Last week, the GED Testing Service announced revisions to the “cut” (or passing) scores, as well as performance levels for its high school equivalency test, and is making those revisions retroactive to Jan. 1, 2014, when the 2014 GED Test series was first released. North Carolina, including Sampson Community College, will join 32 other states in recognizing these changes immediately, possibly resulting in as many as 700 new high school equivalency diploma holders in the state.
The first student affected by the change at SCC was Clemencia Covarrubias. Covarrubias’ reaction to the news was excitement, as reflected in the photo accompanying this article. She was not aware of the change until she was given the news as this photo was taken.
“The GED Testing Service is contacting those affected by the changes via email,” says Candance Taylor, Director of Basic Skills at Sampson Community College. “However, test takers with questions can log into their MyGED.com account or go to http://www.gedtestingservice.com/testers/tester-score-change-faqs for information.”
The “cut” or passing score is being revised from 150 per test module to 145. Additionally, GED is recalibrating its performance levels to the following scale: Performance Level 1: Below Passing (100-144). Performance Level 2: Pass/High School Equivalency (145-164). Performance Level 3: GED College Ready (165-174). Performance Level 4: GED College Ready + Credit (175-200).
Those who test at Performance Level 4 may be eligible for up to 10 semester hours of college credit as recommended by the American Council on Education (ACE) College Credit Recommendation Service. The eligibility of the college credit is at the discretion of the local institution. For more information on ACE®, please visit http://www.acenet.edu/Pages/default.aspx.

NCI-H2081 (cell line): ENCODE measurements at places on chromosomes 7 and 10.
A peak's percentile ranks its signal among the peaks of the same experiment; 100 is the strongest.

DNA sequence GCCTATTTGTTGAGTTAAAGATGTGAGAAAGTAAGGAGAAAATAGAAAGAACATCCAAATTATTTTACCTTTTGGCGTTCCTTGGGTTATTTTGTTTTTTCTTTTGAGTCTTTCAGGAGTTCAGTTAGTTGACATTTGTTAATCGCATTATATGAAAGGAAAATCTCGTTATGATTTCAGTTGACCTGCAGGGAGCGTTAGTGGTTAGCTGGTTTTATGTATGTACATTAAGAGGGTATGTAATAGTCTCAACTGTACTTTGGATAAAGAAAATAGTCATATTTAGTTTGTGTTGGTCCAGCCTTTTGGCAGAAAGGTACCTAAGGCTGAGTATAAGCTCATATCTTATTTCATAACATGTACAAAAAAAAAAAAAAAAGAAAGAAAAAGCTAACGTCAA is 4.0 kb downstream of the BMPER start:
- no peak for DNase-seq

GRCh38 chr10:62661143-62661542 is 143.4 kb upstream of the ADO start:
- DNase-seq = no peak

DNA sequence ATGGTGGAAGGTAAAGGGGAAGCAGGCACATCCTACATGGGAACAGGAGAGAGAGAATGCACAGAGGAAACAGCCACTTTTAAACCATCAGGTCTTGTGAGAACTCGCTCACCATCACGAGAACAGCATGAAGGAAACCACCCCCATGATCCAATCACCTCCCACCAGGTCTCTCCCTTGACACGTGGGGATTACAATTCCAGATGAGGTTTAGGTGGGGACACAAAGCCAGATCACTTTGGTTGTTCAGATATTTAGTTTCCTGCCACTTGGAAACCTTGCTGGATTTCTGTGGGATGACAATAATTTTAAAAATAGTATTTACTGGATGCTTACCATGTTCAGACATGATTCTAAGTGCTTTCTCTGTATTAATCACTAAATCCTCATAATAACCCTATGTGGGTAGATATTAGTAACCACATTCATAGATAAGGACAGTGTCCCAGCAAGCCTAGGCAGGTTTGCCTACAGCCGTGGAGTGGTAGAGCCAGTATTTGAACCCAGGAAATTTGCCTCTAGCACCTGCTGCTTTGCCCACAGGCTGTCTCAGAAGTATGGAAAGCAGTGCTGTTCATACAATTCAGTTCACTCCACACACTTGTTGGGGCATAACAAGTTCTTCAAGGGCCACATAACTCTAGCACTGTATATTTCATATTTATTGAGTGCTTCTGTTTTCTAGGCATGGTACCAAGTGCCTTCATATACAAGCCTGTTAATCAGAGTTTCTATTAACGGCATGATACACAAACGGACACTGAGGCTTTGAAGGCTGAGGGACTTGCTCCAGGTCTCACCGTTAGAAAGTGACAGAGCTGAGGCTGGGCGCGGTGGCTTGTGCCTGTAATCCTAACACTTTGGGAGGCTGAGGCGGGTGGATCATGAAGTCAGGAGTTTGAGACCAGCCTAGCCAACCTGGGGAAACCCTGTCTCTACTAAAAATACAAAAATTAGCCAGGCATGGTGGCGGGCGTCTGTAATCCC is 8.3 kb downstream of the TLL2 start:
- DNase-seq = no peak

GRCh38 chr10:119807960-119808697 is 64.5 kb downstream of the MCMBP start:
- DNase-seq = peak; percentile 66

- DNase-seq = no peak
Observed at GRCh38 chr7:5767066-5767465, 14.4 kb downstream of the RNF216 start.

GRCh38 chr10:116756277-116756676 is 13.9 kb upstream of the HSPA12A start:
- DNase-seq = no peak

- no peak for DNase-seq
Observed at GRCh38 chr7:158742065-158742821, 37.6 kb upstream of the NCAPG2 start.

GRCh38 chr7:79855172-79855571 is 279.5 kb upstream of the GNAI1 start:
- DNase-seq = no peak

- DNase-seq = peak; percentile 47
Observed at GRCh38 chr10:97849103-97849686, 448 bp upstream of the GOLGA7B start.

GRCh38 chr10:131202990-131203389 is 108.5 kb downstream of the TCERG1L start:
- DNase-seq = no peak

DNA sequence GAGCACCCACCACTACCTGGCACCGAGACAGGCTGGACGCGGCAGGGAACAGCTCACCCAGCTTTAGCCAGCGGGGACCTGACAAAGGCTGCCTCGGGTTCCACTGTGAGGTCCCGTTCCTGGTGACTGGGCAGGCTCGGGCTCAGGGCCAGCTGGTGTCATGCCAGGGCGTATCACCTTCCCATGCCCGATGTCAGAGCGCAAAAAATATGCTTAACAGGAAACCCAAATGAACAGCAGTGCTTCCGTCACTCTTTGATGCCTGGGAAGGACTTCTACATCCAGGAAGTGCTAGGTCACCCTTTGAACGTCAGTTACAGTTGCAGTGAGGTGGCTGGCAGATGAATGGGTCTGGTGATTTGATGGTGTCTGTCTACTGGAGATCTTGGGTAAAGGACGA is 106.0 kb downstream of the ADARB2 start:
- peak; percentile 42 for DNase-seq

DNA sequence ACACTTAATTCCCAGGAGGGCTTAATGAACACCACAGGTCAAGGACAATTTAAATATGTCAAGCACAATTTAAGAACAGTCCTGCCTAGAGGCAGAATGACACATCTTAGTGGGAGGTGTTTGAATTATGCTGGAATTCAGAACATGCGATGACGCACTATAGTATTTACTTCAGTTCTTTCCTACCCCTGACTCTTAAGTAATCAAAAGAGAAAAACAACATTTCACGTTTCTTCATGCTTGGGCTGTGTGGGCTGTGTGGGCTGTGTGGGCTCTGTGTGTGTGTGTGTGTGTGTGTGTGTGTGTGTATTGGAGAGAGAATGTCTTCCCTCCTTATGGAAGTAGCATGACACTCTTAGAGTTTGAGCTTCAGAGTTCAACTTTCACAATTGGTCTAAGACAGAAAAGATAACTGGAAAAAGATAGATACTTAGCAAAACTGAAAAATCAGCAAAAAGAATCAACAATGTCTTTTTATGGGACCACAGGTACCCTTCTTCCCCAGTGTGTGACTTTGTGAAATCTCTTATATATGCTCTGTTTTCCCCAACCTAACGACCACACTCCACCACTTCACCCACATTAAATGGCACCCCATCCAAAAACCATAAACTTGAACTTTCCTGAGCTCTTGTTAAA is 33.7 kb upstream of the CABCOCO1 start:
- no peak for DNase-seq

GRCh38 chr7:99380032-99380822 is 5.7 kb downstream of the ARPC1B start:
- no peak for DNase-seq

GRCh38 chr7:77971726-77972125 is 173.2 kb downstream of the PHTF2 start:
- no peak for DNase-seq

These enhancements are the latest demonstration of a commitment to make data-based decisions, and continually improve the efficacy of the GED program to benefit adult learners. The performance level enhancements are driven by a detailed analysis of educational outcomes of GED program graduates compared to high school graduates over the past 18 months. Initial outcomes data show that GED graduates are performing as well as, and in many instances outperforming, high school graduates in terms of not needing remediation when entering postsecondary programs.
Based on these detailed analyses, the GED program can now measure the full spectrum of a typical graduating high school class. A graduating class represents a range of ability and performance, from those meeting the minimum requirements to those demonstrating college readiness, and those who may even earn college credits during high school. The GED testing performance levels can now reflect this range of skills and performance.
The GED program continues to be much more than a high school equivalency test. These scoring changes, coupled with the new support systems such as the recently released career pathways tools, or the other extensive resources available through MyGED, mean more adult learners will be prepared for the next step in their career pathway.
“We are working with our GED state representative to ensure students and programs get the necessary information to implement this new change,” said Dr. Lisa Chapman, Senior Vice President for Programs in the NC Community College System. North Carolina’s 58 community colleges have the option of offering three high school equivalency tests: GED®, HiSET®, and TASC.
For more information on high school equivalency testing opportunities, please visit http://www.nccommunitycolleges.edu/college-and-career-readiness/high-school-equivalency or contact Taylor at 910-592-8081 ext. 3514 or Donnette Pope at 910-592-8081 ext. 3507. Additional information on the GED Testing Service changes is available at www.GEDtestingservice.com/score-changes.